Background

Participants in the Customs Trade Partnership Against Terrorism are generally positive about the program’s benefits but would like to see a number of improvements, according to a recent study published by the University of Houston. Manuel Garza, CTPAT director for U.S. Customs and Border Protection, said he plans to establish an internal task force that will review the study and develop action plans to address areas identified as needing improvement.

Now in its 20th year, CTPAT has more than 11,000 members, including importers, exporters, customs brokers, carriers, 3PLs, foreign manufacturers, and others. To be approved, companies must meet minimum security criteria across 12 categories, including risk assessment, business partners, procedural and physical security, and cyber security.

According to the report, more than half the companies responding to a survey about CTPAT said they incurred at least moderate costs in establishing physical security improvements, dedicating personnel time and training, preparing for validations or revalidations, and maintaining compliance. However, 51 percent of the respondents said the benefits of participation outweigh the costs (up from 33 percent in 2007) and another 29 percent said the costs and benefits are equal.

Among the benefits most cited in participants’ decisions to become and remain CTPAT members  are reduced supply chain disruptions, potential to be treated as trusted traders by foreign customs administrations, improved competitiveness, and enhanced brand reputation, including by demonstrating good corporate citizenship. However, the report noted that nearly two decades after CTPAT was launched members “are still seeking a standard set of metrics” to track and measure program benefits.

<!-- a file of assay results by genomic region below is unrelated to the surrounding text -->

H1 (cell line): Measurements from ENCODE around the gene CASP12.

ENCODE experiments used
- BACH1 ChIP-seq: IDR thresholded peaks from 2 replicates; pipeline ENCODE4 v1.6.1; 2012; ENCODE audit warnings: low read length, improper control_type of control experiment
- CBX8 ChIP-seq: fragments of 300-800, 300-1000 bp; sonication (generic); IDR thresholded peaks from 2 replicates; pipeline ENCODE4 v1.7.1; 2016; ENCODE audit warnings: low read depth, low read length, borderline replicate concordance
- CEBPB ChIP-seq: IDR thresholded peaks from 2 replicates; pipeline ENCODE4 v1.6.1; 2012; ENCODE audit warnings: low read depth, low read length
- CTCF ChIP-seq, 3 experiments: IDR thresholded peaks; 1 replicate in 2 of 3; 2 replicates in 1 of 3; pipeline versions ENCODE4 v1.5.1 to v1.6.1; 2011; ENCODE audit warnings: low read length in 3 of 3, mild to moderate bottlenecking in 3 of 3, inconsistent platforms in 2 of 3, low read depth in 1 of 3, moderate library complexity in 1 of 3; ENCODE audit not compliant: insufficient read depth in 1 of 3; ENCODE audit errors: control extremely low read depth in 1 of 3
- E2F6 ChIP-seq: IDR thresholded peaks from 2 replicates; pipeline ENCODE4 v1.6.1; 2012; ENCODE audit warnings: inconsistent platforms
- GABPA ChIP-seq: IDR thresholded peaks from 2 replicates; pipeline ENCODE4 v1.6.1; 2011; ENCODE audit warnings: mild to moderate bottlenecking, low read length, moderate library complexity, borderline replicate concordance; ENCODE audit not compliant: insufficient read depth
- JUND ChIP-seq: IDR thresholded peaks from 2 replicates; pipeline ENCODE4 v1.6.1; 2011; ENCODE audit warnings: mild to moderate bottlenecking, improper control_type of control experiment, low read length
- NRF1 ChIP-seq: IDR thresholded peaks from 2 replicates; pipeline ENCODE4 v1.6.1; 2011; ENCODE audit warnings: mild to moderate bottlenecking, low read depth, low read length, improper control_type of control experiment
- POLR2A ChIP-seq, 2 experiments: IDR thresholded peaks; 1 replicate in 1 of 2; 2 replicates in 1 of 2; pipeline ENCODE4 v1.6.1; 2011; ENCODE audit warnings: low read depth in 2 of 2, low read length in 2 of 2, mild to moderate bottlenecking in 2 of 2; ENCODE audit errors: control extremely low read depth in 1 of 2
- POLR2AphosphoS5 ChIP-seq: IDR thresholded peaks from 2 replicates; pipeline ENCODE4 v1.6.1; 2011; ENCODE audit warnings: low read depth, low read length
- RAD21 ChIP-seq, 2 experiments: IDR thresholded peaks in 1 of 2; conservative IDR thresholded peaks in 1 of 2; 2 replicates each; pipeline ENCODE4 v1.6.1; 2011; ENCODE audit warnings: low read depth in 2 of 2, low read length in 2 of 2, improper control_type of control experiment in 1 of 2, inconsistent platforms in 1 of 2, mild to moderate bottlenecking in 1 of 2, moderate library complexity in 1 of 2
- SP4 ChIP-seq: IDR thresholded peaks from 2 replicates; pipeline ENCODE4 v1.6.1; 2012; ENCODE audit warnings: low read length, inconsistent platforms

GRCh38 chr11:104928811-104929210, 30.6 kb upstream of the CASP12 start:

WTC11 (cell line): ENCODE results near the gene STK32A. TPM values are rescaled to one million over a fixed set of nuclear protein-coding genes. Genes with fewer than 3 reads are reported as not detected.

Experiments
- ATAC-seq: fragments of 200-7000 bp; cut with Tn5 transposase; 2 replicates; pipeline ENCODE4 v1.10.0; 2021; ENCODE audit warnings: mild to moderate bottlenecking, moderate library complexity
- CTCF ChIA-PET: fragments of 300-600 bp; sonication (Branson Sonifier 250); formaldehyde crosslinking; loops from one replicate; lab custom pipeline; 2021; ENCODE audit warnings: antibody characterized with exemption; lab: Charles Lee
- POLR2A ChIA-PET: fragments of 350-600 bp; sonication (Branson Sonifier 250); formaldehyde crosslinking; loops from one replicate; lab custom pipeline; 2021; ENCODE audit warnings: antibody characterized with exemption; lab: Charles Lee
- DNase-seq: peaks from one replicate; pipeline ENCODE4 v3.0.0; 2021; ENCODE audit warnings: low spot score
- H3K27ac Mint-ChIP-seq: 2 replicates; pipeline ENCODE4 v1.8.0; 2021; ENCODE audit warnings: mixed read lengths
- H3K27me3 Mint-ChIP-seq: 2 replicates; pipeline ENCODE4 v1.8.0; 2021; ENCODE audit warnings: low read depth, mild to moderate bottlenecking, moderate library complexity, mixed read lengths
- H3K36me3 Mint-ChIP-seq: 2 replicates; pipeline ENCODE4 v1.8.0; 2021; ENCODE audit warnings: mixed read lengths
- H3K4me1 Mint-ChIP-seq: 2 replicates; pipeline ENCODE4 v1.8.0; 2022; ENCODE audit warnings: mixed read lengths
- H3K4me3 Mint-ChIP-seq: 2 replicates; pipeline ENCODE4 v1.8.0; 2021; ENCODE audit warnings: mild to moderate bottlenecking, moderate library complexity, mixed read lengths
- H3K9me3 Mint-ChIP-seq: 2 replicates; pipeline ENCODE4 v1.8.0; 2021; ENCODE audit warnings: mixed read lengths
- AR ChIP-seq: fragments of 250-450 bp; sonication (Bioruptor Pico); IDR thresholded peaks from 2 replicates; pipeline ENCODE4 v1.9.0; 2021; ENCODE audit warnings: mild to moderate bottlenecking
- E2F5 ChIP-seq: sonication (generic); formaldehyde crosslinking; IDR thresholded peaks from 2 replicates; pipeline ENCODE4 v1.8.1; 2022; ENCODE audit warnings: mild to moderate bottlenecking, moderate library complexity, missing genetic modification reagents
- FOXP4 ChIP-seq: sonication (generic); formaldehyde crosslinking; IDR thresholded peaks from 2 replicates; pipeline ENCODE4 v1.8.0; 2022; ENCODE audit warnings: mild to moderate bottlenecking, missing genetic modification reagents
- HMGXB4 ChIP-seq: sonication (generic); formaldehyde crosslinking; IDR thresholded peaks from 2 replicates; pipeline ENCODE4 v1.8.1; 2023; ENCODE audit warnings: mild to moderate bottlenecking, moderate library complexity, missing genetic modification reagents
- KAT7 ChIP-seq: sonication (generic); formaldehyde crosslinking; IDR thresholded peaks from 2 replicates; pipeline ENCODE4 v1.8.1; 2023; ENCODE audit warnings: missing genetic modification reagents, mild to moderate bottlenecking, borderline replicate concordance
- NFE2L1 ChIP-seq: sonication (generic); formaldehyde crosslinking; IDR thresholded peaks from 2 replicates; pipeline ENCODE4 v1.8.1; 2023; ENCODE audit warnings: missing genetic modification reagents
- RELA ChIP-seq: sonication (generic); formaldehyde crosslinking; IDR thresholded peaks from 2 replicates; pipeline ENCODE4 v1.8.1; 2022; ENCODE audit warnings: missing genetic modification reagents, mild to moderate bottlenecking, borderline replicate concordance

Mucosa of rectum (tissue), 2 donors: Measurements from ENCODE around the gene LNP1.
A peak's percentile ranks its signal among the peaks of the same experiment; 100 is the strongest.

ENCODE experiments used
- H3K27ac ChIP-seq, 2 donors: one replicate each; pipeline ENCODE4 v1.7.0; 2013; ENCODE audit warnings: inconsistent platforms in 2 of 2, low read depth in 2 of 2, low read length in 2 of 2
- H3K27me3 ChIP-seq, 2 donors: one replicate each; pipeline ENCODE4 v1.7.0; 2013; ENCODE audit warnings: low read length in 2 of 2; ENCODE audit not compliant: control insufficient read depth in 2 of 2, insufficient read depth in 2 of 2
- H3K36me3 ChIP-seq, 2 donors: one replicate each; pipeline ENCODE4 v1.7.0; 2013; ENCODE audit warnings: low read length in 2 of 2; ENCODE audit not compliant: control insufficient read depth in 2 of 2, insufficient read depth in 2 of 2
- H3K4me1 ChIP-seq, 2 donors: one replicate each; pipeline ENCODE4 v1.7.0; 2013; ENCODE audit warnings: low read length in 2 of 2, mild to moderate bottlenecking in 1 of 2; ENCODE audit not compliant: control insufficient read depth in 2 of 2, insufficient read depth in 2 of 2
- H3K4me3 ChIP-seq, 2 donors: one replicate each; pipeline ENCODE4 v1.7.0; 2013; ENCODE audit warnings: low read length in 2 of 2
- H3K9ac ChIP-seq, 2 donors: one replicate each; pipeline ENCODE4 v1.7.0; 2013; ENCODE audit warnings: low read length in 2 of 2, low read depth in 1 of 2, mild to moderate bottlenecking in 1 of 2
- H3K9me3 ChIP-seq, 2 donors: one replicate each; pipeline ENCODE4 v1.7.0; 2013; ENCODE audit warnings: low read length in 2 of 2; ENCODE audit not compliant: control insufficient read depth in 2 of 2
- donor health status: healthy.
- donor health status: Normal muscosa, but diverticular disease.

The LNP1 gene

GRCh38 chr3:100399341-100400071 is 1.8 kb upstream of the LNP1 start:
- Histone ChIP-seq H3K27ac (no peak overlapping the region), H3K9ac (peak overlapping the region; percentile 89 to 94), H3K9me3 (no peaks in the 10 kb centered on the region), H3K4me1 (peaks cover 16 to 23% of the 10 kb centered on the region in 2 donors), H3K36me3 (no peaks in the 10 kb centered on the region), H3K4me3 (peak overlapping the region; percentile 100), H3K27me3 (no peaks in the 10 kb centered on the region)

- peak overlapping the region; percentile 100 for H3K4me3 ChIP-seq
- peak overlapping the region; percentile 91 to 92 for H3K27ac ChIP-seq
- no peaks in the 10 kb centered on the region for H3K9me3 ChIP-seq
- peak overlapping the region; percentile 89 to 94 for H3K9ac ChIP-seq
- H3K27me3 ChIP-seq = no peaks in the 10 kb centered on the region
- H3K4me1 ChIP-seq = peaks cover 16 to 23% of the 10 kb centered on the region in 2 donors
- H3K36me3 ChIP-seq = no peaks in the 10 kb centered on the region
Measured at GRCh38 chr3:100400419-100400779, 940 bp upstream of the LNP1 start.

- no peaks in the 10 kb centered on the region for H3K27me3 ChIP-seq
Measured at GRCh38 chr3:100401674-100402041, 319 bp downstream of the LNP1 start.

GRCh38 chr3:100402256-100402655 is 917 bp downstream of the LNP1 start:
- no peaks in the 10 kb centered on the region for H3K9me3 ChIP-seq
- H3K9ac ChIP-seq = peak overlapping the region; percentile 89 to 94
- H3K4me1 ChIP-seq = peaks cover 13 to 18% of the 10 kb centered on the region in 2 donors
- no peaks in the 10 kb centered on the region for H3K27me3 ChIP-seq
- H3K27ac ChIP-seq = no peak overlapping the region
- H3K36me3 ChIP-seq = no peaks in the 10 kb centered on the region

In addition, the report identifies a number of improvements that could be made to CTPAT.

- more formalized training (initial and recurring) for CBP’s supply chain security specialists led by industry experts and more training about CTPAT for CBP officers

- involving local CBP officers or import specialists in conducting validations

- creating validation reports with enough customization and meaningful feedback to help members enhance supply chain security while accounting for SCSS workload

- considering virtual validations for low-risk members and increasing automation in the validation process to provide more predictability and consistency

- embracing, quantifying, and marketing the program’s intangible, unofficial benefits

- finding a way to accurately measure the reduction in CBP exams for CTPAT members

For more information on CTPAT, please contact attorney Lenny Feldman at (305) 894-1011 or via email.

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